In the end, I managed to rescue nearly all of the animals from her. Most of them are in heaven now, but I still have a few with me. I took Bonnie from her about seven years ago. Bonnie was the first dog I took. She was all matted and had a bloody ear. About three years ago she began to develop a mild seizure. Today Bonnie takes phenobarbital twice a day. Bonnie is a very happy and well-adjusted puppy. What do you think?
A few years after Bonnie came to live with me, her brother, Clyde, came on board. Clyde is afraid of "funders":
Although he isn't the alpha male on the premises, Clyde thinks he is. Here he is growling at Fred, who is a chow mix. As you can see, Fred is a bit intimidated:
Taking a break from talking about the animals I have now, take a look at the following couple:
They aren't mine. They live down the road from me, and their owenrs don't keep a good job of keeping them up. :rolleyes: Here they are after I gathered them in from wandering around on the road where I live. One of these days I am going to find one or both of them run over. Occasionally, I have to chase them down and confine them until I can get in touch with their owners and get them delivered home. One of these days I may decide not to return them.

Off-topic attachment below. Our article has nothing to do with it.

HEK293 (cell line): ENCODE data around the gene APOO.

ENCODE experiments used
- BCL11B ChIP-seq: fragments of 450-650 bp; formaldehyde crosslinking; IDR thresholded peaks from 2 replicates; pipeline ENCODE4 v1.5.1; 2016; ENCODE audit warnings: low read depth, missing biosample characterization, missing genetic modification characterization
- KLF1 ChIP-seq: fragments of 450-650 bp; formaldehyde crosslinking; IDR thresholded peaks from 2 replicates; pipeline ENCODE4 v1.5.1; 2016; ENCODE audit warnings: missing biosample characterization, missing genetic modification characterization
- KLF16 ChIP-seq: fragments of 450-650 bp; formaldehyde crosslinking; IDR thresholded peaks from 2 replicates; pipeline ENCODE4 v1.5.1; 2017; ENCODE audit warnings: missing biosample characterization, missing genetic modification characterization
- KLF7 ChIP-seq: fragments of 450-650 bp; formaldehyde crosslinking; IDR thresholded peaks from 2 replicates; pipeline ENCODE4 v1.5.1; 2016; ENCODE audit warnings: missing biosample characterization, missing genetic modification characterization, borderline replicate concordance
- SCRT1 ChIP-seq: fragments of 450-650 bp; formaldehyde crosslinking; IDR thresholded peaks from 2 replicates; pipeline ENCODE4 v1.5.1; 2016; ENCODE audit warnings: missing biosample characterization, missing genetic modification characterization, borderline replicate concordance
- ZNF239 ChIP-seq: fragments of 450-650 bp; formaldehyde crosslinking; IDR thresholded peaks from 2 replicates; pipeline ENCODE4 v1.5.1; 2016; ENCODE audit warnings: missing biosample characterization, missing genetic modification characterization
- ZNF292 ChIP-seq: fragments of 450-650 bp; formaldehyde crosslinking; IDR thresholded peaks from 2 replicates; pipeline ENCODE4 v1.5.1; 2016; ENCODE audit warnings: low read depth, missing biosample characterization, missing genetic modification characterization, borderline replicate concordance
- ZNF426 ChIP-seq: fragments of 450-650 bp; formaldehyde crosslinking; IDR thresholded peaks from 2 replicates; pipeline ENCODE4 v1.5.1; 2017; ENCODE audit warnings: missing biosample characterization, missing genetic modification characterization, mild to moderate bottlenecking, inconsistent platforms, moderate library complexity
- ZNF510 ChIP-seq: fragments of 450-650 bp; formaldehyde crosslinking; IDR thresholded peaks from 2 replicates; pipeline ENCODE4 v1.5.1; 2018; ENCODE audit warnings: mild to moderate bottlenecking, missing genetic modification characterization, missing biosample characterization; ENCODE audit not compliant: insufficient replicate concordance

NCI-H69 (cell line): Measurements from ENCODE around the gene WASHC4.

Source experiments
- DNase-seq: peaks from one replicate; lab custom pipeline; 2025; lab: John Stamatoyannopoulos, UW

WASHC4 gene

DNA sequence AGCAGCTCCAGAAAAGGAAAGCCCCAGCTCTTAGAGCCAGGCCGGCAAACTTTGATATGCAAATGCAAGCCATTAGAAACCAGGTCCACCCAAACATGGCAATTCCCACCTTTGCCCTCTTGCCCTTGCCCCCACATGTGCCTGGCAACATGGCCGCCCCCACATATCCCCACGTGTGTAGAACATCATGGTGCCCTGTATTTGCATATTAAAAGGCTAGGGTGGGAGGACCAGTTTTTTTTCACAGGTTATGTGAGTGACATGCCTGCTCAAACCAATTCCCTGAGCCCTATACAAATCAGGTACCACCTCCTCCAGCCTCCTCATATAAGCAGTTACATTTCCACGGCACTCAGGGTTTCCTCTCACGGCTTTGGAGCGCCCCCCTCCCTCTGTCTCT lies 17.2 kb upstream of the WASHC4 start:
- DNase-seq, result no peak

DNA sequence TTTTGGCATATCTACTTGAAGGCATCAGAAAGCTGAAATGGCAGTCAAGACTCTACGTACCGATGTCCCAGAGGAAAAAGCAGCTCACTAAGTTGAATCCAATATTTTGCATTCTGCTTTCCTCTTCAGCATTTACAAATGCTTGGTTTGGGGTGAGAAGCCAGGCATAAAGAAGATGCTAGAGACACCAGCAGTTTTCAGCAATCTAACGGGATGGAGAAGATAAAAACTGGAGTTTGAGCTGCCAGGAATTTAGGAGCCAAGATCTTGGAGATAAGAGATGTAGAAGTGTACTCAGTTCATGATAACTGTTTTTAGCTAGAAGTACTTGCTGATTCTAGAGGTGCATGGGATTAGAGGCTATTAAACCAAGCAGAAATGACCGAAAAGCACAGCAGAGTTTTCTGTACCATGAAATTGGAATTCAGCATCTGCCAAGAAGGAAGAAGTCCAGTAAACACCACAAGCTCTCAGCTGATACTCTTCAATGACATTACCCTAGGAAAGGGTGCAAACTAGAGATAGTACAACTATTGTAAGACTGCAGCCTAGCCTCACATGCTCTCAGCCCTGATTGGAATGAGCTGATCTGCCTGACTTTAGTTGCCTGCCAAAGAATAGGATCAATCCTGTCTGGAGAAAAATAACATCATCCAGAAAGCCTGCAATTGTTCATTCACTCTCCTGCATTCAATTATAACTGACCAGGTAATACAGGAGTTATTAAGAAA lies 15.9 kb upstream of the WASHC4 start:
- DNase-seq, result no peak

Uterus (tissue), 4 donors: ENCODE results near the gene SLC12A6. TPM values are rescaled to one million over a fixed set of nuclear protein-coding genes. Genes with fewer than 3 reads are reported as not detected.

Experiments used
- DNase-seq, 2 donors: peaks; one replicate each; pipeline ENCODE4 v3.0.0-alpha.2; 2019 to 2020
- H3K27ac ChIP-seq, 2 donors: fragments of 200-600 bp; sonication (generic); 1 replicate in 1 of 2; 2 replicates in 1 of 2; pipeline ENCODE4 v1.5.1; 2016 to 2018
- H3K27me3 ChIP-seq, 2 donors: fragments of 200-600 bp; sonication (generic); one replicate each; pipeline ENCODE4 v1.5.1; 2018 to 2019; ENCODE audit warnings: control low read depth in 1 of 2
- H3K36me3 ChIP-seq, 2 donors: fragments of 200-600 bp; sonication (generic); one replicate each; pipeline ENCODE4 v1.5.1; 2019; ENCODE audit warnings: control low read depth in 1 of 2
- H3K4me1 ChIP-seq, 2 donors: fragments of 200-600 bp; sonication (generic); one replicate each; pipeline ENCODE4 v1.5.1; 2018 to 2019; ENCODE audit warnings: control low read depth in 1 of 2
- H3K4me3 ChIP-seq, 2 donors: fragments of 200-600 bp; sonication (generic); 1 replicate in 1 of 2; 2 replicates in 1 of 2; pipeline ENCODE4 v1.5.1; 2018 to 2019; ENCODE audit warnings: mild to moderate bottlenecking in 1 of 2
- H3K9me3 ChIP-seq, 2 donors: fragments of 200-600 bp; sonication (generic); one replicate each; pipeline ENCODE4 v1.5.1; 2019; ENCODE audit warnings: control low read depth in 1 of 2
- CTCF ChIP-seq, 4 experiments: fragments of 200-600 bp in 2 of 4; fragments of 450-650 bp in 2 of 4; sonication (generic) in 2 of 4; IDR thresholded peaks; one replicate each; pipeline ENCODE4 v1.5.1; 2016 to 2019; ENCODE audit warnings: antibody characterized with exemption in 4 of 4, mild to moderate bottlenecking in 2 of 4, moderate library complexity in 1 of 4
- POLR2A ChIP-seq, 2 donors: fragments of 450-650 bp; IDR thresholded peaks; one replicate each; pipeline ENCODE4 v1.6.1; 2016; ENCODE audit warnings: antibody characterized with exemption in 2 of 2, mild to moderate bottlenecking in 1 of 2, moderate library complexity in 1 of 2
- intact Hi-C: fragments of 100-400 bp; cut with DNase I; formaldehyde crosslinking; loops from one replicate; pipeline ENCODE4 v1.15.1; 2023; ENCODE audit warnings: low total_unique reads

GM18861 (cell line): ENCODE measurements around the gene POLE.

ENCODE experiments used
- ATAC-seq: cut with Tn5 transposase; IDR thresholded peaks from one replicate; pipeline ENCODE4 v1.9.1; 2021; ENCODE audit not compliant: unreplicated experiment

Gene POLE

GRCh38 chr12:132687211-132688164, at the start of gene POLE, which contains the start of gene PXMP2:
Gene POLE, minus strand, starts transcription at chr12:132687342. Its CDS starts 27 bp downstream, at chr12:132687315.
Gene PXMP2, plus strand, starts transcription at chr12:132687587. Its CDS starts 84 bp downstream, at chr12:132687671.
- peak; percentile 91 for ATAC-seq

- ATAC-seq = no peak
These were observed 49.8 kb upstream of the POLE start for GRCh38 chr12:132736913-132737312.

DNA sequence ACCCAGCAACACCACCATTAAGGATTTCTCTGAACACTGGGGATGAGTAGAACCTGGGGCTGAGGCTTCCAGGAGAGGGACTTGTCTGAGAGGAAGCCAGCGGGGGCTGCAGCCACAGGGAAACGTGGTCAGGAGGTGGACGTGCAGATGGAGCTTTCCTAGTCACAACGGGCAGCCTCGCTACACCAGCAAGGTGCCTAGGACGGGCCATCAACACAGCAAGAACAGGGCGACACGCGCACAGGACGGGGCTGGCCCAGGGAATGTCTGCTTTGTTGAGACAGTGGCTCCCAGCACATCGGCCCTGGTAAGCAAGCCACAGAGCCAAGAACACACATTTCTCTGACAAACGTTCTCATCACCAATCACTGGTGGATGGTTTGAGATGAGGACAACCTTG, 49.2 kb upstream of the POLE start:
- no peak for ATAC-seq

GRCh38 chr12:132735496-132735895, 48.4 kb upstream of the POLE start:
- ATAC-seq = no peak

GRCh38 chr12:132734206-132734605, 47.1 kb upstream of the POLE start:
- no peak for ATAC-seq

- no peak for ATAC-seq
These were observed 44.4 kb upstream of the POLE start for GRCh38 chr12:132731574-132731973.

Anyways, the minipin is very sweet and affectionate. The Jack Russell follows the other one around wherever he goes, and they are inseparable. It's a site to see, but as I've said, their owners can't seem to keep them confined to the place where they live. We do live on a busy country road, with lots of "racers." :eek:
Anybody here want a minipin/Jack Russell pair?
Sheba and her crew
It all began with Sheba. I did not have an animal, and I did not want one, but there was one hanging around. I lived with my mother at the time, and my sister who lived next door had a couple dozen cats and a couple dozen dogs, and I presumed this cat was hers. After a few days of this cat bothering me and begging from me I inquired of my sister and she said that no, she did not know the cat and it was not one of hers.